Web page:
WASHINGTON — President Barack Obama on Tuesday night used his first Oval Office address to try to change Americans' perceptions of his handling of the BP oil disaster in the Gulf of Mexico that's gushed out of control for nearly two months and to make the case that he and his team are finally in the driver's seat.
"We will fight this spill with everything we've got for as long as it takes," Obama said in the 17-minute address he delivered hours after returning from his fourth Gulf Coast visit and on the eve of his first meeting with top BP officials.
"We will make BP pay for the damage their company has caused," he said. He also asserted that unlike an earthquake or a hurricane that ends quickly, this out of control oil well is "more like an epidemic" and "stopping it has tested the limits of human technology."
The president also said the Gulf disaster underscores that America must begin moving now to a clean-energy economy, staring by passing clean-energy legislation.
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Obama offered few new specifics, however, reciting steps that have been taken toward plugging the hole and capturing the spilled oil. He vowed to restore the Gulf Coast and said he'd tapped Navy Secretary Ray Mabus, a former Mississippi governor, to oversee the development of a long-term Gulf Coast Restoration Plan funded by BP.
However, veterans of the smaller 1989 Exxon Valdez tanker spill in Alaska have warned that the battle was lost the moment oil got away.
"The damage will be done," Rick Steiner, a retired University of Alaska marine science professor, told McClatchy. "There's really no easy way to rehabilitate oiled wildlife, no easy way to restore an oil-injured ecosystem, and there's certainly no easy way to make lives whole that were turned upside-down by these things."
Obama's speech capped a day with many developments related to the Gulf disaster, including:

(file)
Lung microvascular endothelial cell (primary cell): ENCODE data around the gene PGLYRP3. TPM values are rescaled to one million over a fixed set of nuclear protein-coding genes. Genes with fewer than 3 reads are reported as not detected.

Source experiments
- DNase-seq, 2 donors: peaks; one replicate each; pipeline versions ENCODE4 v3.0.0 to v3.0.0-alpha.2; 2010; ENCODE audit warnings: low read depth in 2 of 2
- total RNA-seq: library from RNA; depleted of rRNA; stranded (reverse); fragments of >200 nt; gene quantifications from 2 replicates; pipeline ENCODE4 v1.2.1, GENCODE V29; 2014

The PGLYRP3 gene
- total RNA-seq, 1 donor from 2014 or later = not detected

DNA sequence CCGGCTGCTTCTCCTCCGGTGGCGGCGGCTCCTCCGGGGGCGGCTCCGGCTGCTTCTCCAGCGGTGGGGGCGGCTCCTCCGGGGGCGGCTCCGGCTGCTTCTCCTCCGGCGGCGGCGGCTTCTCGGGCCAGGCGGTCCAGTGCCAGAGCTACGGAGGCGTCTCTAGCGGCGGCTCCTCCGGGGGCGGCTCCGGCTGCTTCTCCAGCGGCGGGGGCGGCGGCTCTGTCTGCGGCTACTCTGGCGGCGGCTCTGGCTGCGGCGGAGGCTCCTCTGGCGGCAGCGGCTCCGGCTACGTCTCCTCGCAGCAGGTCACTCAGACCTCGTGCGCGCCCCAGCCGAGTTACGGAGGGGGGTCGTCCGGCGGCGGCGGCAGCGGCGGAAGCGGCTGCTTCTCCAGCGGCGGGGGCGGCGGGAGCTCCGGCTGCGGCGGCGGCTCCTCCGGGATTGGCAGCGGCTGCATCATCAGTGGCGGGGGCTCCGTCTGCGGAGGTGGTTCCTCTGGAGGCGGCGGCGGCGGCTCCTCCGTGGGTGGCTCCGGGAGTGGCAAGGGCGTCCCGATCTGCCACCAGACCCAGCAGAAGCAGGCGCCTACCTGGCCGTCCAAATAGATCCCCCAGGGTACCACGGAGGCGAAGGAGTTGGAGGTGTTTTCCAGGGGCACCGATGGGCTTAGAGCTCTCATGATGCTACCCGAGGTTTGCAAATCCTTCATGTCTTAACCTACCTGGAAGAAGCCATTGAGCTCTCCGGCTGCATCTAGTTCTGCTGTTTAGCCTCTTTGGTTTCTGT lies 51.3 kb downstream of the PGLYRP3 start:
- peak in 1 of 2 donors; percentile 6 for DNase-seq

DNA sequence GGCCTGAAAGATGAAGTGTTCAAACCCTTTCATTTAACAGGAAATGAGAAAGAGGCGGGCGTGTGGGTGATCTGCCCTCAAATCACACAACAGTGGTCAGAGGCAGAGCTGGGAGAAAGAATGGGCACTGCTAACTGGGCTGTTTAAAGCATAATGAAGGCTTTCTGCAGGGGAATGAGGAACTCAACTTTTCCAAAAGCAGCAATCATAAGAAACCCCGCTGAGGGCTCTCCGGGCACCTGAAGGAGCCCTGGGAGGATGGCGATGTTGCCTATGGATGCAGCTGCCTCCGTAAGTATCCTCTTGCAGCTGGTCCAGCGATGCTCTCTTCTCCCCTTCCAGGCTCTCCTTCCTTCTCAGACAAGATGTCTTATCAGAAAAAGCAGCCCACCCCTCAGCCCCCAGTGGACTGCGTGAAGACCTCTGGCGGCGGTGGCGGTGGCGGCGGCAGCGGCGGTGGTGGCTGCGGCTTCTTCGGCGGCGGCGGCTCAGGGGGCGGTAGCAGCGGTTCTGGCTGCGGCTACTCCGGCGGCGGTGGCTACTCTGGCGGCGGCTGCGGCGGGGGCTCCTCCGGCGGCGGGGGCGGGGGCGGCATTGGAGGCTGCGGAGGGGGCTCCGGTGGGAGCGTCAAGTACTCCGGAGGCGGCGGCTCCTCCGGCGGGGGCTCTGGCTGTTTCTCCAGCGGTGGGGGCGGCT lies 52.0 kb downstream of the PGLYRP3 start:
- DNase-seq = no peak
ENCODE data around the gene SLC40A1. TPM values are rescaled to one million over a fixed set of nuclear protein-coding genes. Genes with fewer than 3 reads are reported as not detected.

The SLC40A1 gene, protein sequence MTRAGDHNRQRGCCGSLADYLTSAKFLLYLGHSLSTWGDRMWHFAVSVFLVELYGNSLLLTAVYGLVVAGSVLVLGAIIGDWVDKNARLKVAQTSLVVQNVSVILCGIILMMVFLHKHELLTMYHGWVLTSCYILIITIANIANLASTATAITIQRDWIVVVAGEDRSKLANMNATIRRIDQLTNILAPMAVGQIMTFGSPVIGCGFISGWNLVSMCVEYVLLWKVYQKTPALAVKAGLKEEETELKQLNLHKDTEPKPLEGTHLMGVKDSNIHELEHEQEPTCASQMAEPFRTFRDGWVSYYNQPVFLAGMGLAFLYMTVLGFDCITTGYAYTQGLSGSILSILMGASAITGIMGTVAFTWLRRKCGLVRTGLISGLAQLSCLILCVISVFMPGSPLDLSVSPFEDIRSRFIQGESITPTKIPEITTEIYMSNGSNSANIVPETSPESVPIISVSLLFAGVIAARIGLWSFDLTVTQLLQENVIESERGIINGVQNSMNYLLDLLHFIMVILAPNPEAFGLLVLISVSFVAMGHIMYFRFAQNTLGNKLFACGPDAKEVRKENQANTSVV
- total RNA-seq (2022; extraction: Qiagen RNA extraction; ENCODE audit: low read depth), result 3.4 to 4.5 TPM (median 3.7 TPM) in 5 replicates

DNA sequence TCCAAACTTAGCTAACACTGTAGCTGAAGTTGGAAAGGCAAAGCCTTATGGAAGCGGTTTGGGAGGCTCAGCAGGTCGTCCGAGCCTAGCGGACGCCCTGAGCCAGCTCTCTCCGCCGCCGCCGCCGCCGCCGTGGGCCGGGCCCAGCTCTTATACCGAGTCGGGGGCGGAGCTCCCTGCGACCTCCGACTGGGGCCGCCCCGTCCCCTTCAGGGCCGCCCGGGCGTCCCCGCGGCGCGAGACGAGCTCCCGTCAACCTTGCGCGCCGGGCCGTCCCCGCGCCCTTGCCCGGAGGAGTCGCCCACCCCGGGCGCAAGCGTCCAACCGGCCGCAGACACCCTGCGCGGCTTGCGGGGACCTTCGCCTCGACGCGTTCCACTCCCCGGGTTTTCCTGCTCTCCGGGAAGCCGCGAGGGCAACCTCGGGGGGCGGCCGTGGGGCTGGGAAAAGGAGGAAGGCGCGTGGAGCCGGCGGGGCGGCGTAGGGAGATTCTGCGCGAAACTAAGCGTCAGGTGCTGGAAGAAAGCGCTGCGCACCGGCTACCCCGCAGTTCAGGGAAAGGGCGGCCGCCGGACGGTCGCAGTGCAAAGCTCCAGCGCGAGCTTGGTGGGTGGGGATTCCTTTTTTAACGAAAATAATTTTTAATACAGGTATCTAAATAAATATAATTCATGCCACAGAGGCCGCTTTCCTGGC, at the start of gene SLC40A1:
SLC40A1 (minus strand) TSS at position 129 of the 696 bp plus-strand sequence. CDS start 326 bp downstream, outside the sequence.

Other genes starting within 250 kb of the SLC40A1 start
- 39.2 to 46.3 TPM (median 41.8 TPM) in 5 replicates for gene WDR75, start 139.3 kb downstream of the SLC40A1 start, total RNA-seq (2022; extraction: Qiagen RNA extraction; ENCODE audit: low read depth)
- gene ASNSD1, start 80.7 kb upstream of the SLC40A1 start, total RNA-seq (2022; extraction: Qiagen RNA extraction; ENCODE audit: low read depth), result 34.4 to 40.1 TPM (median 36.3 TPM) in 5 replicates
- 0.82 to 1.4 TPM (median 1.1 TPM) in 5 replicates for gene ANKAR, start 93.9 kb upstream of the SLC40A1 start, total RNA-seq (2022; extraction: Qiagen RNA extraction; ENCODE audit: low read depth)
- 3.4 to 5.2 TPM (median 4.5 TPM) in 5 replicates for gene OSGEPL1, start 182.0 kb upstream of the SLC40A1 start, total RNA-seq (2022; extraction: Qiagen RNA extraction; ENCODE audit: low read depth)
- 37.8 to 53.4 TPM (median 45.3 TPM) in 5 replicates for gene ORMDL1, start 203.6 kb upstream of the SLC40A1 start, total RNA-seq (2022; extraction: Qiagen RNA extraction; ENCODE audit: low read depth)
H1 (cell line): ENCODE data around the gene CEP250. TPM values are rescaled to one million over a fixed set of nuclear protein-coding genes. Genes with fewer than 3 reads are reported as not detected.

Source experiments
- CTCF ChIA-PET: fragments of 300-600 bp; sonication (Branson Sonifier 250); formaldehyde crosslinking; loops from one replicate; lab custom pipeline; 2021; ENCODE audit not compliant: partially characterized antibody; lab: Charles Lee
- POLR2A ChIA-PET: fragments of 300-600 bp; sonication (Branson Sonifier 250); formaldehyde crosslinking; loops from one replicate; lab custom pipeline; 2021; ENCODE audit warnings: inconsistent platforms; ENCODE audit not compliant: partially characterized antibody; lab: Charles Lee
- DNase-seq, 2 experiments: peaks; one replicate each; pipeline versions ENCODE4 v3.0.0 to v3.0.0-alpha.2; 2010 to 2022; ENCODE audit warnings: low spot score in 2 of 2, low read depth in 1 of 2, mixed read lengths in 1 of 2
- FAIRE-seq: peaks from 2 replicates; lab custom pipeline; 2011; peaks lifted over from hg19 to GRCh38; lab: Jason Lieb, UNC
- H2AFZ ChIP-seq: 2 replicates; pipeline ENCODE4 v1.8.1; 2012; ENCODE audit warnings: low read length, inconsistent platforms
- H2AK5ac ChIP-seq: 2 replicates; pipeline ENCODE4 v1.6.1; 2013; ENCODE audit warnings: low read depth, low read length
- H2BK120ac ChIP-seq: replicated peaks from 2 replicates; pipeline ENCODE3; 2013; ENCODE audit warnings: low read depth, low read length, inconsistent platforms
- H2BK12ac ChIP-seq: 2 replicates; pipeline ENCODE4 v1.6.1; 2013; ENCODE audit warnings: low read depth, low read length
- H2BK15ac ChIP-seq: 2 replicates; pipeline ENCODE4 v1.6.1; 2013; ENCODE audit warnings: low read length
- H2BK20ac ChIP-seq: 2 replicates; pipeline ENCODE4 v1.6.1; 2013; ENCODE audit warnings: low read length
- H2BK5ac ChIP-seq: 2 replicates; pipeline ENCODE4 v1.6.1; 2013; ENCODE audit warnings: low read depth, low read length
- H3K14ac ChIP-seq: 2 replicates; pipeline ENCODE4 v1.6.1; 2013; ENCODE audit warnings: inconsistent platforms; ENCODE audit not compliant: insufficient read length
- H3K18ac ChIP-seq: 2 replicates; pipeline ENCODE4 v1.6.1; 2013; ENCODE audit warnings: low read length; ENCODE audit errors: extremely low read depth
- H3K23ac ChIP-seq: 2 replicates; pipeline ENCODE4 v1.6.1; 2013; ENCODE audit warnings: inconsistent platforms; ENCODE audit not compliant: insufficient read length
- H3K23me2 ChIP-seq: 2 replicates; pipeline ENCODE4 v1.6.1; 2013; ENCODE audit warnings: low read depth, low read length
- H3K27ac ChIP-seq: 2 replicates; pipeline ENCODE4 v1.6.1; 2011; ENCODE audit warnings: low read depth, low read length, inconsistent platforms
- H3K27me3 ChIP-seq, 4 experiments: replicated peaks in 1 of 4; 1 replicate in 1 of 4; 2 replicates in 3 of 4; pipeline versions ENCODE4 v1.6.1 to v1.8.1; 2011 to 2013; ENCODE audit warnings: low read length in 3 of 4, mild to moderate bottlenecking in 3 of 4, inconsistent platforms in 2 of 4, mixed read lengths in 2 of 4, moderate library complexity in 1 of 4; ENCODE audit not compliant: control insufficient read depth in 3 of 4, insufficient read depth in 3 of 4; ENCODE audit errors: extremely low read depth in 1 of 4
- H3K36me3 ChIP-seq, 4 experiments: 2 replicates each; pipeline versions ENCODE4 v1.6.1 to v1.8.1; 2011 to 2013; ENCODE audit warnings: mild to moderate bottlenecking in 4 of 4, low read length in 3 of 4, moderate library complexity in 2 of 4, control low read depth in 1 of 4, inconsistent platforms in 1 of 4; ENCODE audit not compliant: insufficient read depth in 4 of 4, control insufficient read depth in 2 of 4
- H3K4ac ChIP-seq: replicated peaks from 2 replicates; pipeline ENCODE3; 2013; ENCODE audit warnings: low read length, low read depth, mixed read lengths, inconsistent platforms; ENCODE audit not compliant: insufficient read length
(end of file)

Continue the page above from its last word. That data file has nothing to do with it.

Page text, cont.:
_ The federal government raised its estimated spill rate to as much as 60,000 barrels a day, its highest yet, and far worse than the 5,000 barrel daily rate that BP and the Coast Guard stood by for weeks.
_ Obama tapped Michael Bromwich, a former federal prosecutor and Justice Department inspector general — and fellow former Harvard Law alum — to lead the reorganization of the troubled Minerals Management Service, the agency that regulates the industry.
_ Executives of four other top oil companies, Shell, Chevron, Exxon Mobil and ConocoPhillips, testified before a House of Representatives subcommittee that they wouldn't have allowed the same drilling risks as BP did.
With his high-profile prime-time Oval Office speech, Obama hoped to close a chapter when his administration has appeared reactive and impotent. He laid out the most comprehensive accounting to date of cleanup efforts, his plans to shake up federal regulation of the oil industry, and emphasized that he'll direct BP to set up a compensation fund administered by a third party to cover peoples' losses and a multi-year plan to restore the region,
Before his speech, a plurality of Americans disapproved of Obama's handling of the spill, according to an Ipsos-McClatchy poll of 1,071 adults conducted June 10-13. The survey found that 41 percent disapproved, 33 percent approved and 26 percent were unsure or neutral. The poll had an error margin of 3 percentage points.
Obama said that within a matter of days or weeks, BP should be able to capture 90 percent of the oil belching from the well, and said the leak should be stopped completely by later this summer once relief wells now being drilled are completed.
The president said that over 5.5 million feet of boom have been laid to protect the shoreline. He said 30,000 people are working across four states on the cleanup. He said he'd authorized deployment of 17,000 National Guard troops along the coast and said he'd approved construction of new barrier islands in Louisiana to protect the shore.
Obama reiterated that the tragedy that began with an April 20 explosion on the Deepwater Horizon rig, killing 11 people, is the worst environmental disaster in U.S. history.
The president also renewed his call for Congress to pass an energy bill that shifts investment from carbon to clean energy: "The tragedy unfolding on our coast is the most painful and powerful reminder yet that the time to embrace a clean energy future is now."
However, lacking sufficient votes in Congress to pass a climate change bill that imposes a carbon fee structure, he said, "I am happy to look at other ideas and approaches from either party" including higher building efficiency standards and more wind- and solar-powered electricity.
Echoing his party's opposition to the Democratic energy-and-climate-control legislation before Congress, Republican Sen. Lamar Alexander of Tennessee said that Obama shouldn't use the crisis to "mislead the American people into thinking that the cure for the oil spill is a new national energy tax that drives jobs overseas looking for cheap energy."
(Erika Bolstad and Richard Mauer of the Anchorage Daily News contributed to this article.)
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